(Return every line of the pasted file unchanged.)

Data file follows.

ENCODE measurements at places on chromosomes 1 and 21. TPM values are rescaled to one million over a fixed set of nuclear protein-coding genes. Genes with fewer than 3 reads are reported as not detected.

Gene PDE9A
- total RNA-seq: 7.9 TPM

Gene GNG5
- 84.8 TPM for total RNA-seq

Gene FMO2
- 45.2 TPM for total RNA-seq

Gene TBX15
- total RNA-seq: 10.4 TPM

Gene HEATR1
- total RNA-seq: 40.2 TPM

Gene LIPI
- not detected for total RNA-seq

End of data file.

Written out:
ENCODE measurements at places on chromosomes 1 and 21. TPM values are rescaled to one million over a fixed set of nuclear protein-coding genes. Genes with fewer than 3 reads are reported as not detected.

Gene PDE9A
- total RNA-seq: 7.9 TPM

Gene GNG5
- 84.8 TPM for total RNA-seq

Gene FMO2
- 45.2 TPM for total RNA-seq

Gene TBX15
- total RNA-seq: 10.4 TPM

Gene HEATR1
- total RNA-seq: 40.2 TPM

Gene LIPI
- not detected for total RNA-seq